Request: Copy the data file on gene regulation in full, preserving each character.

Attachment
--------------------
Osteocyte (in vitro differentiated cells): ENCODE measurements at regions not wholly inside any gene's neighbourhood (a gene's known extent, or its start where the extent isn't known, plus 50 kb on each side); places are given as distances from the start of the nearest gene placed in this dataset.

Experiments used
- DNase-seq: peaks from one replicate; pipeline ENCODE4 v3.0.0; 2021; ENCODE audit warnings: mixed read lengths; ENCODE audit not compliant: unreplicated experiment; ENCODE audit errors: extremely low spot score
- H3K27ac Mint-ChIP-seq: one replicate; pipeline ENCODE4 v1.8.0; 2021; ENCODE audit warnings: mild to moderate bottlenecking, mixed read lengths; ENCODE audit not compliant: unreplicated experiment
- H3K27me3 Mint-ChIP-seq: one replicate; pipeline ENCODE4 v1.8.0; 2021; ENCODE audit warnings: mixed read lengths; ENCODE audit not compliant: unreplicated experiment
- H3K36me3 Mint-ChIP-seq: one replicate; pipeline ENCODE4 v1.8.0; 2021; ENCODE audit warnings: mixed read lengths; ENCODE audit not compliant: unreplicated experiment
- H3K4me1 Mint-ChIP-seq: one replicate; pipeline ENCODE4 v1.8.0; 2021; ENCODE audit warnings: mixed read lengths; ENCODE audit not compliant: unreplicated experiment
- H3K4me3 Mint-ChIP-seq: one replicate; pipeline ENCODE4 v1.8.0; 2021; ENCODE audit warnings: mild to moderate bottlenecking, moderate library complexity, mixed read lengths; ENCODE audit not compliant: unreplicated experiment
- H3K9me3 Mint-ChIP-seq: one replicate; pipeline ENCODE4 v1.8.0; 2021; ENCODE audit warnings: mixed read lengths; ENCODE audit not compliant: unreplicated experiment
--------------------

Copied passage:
Osteocyte (in vitro differentiated cells): ENCODE measurements at regions not wholly inside any gene's neighbourhood (a gene's known extent, or its start where the extent isn't known, plus 50 kb on each side); places are given as distances from the start of the nearest gene placed in this dataset.

Experiments used
- DNase-seq: peaks from one replicate; pipeline ENCODE4 v3.0.0; 2021; ENCODE audit warnings: mixed read lengths; ENCODE audit not compliant: unreplicated experiment; ENCODE audit errors: extremely low spot score
- H3K27ac Mint-ChIP-seq: one replicate; pipeline ENCODE4 v1.8.0; 2021; ENCODE audit warnings: mild to moderate bottlenecking, mixed read lengths; ENCODE audit not compliant: unreplicated experiment
- H3K27me3 Mint-ChIP-seq: one replicate; pipeline ENCODE4 v1.8.0; 2021; ENCODE audit warnings: mixed read lengths; ENCODE audit not compliant: unreplicated experiment
- H3K36me3 Mint-ChIP-seq: one replicate; pipeline ENCODE4 v1.8.0; 2021; ENCODE audit warnings: mixed read lengths; ENCODE audit not compliant: unreplicated experiment
- H3K4me1 Mint-ChIP-seq: one replicate; pipeline ENCODE4 v1.8.0; 2021; ENCODE audit warnings: mixed read lengths; ENCODE audit not compliant: unreplicated experiment
- H3K4me3 Mint-ChIP-seq: one replicate; pipeline ENCODE4 v1.8.0; 2021; ENCODE audit warnings: mild to moderate bottlenecking, moderate library complexity, mixed read lengths; ENCODE audit not compliant: unreplicated experiment
- H3K9me3 Mint-ChIP-seq: one replicate; pipeline ENCODE4 v1.8.0; 2021; ENCODE audit warnings: mixed read lengths; ENCODE audit not compliant: unreplicated experiment